|US7214377||Jun 11, 2003||May 8, 2007||Ultra Biotech Limited||Method to prepare compositions comprising yeast treated with electromagnetic energy|
|US7220416||Jun 11, 2003||May 22, 2007||Ultra Biotech Limited||Method to prepare compositions comprising yeast treated with electromagnetic energy|
|US7223400||Jun 11, 2003||May 29, 2007||Ultra Biotech Limited||Method to prepare compositions comprising yeast treated with electromagnetic energy|
|US7223401||Jun 11, 2003||May 29, 2007||Ultra Biotech Limited||Method to prepare compositions comprising yeast treated with electromagnetic energy|
|US7223402||Jun 11, 2003||May 29, 2007||Ultra Biotech Limited||Method to prepare compositions comprising yeast treated with electromagnetic energy|
|US7223403||Jun 11, 2003||May 29, 2007||Ultra Biotech Limited||Method to prepare compositions comprising yeast treated with electromagnetic energy|
|US7223404||Jun 11, 2003||May 29, 2007||Ultra Biotech Limited||Method to prepare compositions comprising yeast treated with electromagnetic energy|
|US7223405||Jun 11, 2003||May 29, 2007||Ultra Biotech Limited||Method to prepareompositions comprising yeast treated with electromagnetic energy|
|US7226600||Jun 11, 2003||Jun 5, 2007||Ultra Biotech Limited||Method to prepare compositions comprising yeast treated with electromagnetic energy|
|US7256026||Jun 28, 2002||Aug 14, 2007||Ultra Biotech Limited||Oral compositions for white blood cell activation and proliferation|
|US7259001||Nov 18, 2003||Aug 21, 2007||Ultra Biotech Limited||Methods and compositions for treating male sexual dysfunction|
|US7297522||Nov 18, 2003||Nov 20, 2007||Ultra Biotech Limited||Methods and compositions for treating epilepsy|
|US7422997||Sep 21, 2005||Sep 9, 2008||Ultra Biotech Limited||Method to enhance plant growth with a biological fertilizer composition comprising poultry manure and electromagnetic field treated yeasts|
|US7462607||Aug 31, 2005||Dec 9, 2008||Sloan-Kettering Institute For Cancer Research||Therapy-enhancing glucan|
|US7514085||Jul 16, 2004||Apr 7, 2009||Medimush A/S||Immune modulating compounds from fungi|
|US7682615||Jan 25, 2007||Mar 23, 2010||Beka Holding As||Immune modulating compounds from fungi|
|US7704973||Jul 16, 2004||Apr 27, 2010||Sloan-Kettering Institute For Cancer Research||Therapy-enhancing glucan|
|US7786094||Oct 9, 2002||Aug 31, 2010||Biopolymer Engineering, Inc.||Use of beta-glucans against biological warfare weapons and pathogens including anthrax|
|US7906492||Jan 17, 2006||Mar 15, 2011||Sloan-Kettering Institute For Cancer Research||Therapy-enhancing glucan|
|US8323644||Jan 17, 2007||Dec 4, 2012||Sloan-Kettering Institute For Cancer Research||Therapy-enhancing glucan|
|US8633170||Aug 11, 2010||Jan 21, 2014||Sloan-Kettering Institute For Cancer Research||Therapy-enhancing glucan|
|US8753668||Jan 25, 2010||Jun 17, 2014||Sensient Flavors Llc||Production of beta-glucans and mannans|
|US8758768||Oct 1, 2010||Jun 24, 2014||Glycanova As||Process for production of fungal extracellular immune stimulating compounds|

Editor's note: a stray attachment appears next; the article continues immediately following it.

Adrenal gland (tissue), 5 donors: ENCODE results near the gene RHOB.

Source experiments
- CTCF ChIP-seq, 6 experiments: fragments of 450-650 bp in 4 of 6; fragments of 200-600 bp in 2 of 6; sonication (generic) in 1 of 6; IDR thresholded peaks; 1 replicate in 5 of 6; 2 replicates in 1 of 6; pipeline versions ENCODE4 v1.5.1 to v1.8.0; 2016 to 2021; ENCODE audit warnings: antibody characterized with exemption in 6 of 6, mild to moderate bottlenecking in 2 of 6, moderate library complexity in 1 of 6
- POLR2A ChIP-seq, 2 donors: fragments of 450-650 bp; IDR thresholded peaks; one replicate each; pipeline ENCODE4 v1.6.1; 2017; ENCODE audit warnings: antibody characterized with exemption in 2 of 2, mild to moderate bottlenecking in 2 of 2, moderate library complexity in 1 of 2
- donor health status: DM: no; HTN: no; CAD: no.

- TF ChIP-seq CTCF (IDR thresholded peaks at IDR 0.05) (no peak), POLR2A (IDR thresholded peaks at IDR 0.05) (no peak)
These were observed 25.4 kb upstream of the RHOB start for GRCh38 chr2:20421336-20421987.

|US8791252||Apr 9, 2013||Jul 29, 2014||Sloan-Kettering Institute For Cancer Research||Therapy-enhancing glucan|
|US8865679||Aug 30, 2010||Oct 21, 2014||Biothera, Inc.||Use of beta-glucans against biological warfare weapons and pathogens including anthrax|
|US9072776||Jun 14, 2006||Jul 7, 2015||Glycanova As||Anti-cancer combination treatment and kit-of-parts|
|US9187575||Dec 2, 2005||Nov 17, 2015||Abac R&D Ag||Isolation of glucan particles and uses thereof|
|US9211304||Feb 6, 2013||Dec 15, 2015||Sloan-Kettering Institute For Cancer Research||Therapy-enhancing glucan|
|US9249438||Jan 23, 2014||Feb 2, 2016||Glycanova As||Production of fungal extracellular immune stimulating compounds|
|US9480700||Jul 21, 2014||Nov 1, 2016||Sloan-Kettering Institute For Cancer Research||Therapy-enhancing glucan|
|US9610303||Jun 15, 2007||Apr 4, 2017||Biothera, Inc.||Glucan preparations|
|US20020123127 *||Mar 1, 2001||Sep 5, 2002||Cheung Ling Y.||Methods and compositions for reducing odor|
|US20020123129 *||Mar 1, 2001||Sep 5, 2002||Cheung Ling Y.||Methods and compositions for degrading nitrogen-containing compounds|
|US20020123130 *||Mar 1, 2001||Sep 5, 2002||Cheung Ling Y.||Methods and compositions for degrading polymeric compounds|
|US20030124170 *||Dec 19, 2001||Jul 3, 2003||Gallaher Daniel D.||Methods to reduce body fat|
|US20030153746 *||Feb 4, 2002||Aug 14, 2003||Van Lengerich Bernhard H.||Beta-glucan compositions and process therefore|
|US20030230126 *||Jul 22, 2003||Dec 18, 2003||Ultra Biotech Limited||Biological fertilizer compositions comprising swine manure|
|US20040001857 *||Jun 28, 2002||Jan 1, 2004||Cheung Ling Yuk||Dietary supplements for treating hypertension|
|US20040001859 *||Jun 28, 2002||Jan 1, 2004||Cheung Ling Yuk||Anti-aging dietary supplements|
|US20040005335 *||Jun 28, 2002||Jan 8, 2004||Cheung Ling Yuk||Oral compositions for HIV-infected subjects|
|US20040005336 *||Jun 28, 2002||Jan 8, 2004||Cheung Ling Yuk||Dietary supplements for regulating the central nervous system|
|US20040005680 *||Jun 28, 2002||Jan 8, 2004||Cheung Ling Yuk||Oral compositions for white blood cell activation and proliferation|